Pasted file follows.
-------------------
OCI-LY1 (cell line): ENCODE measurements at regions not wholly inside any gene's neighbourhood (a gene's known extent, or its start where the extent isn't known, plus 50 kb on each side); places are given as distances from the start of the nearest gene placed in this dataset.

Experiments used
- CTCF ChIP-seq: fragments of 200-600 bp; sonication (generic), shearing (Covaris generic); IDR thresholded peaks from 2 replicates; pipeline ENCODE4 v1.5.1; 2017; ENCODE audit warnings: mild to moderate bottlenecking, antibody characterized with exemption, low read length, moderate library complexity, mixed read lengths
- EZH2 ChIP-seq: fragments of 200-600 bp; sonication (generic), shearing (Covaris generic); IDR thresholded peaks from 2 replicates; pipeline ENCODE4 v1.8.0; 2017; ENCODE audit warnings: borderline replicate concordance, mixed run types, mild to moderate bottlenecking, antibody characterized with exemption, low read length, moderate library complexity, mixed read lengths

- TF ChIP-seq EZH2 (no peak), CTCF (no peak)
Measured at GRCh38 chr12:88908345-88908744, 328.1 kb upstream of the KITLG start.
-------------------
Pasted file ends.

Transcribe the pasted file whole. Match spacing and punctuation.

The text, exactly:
OCI-LY1 (cell line): ENCODE measurements at regions not wholly inside any gene's neighbourhood (a gene's known extent, or its start where the extent isn't known, plus 50 kb on each side); places are given as distances from the start of the nearest gene placed in this dataset.

Experiments used
- CTCF ChIP-seq: fragments of 200-600 bp; sonication (generic), shearing (Covaris generic); IDR thresholded peaks from 2 replicates; pipeline ENCODE4 v1.5.1; 2017; ENCODE audit warnings: mild to moderate bottlenecking, antibody characterized with exemption, low read length, moderate library complexity, mixed read lengths
- EZH2 ChIP-seq: fragments of 200-600 bp; sonication (generic), shearing (Covaris generic); IDR thresholded peaks from 2 replicates; pipeline ENCODE4 v1.8.0; 2017; ENCODE audit warnings: borderline replicate concordance, mixed run types, mild to moderate bottlenecking, antibody characterized with exemption, low read length, moderate library complexity, mixed read lengths

- TF ChIP-seq EZH2 (no peak), CTCF (no peak)
Measured at GRCh38 chr12:88908345-88908744, 328.1 kb upstream of the KITLG start.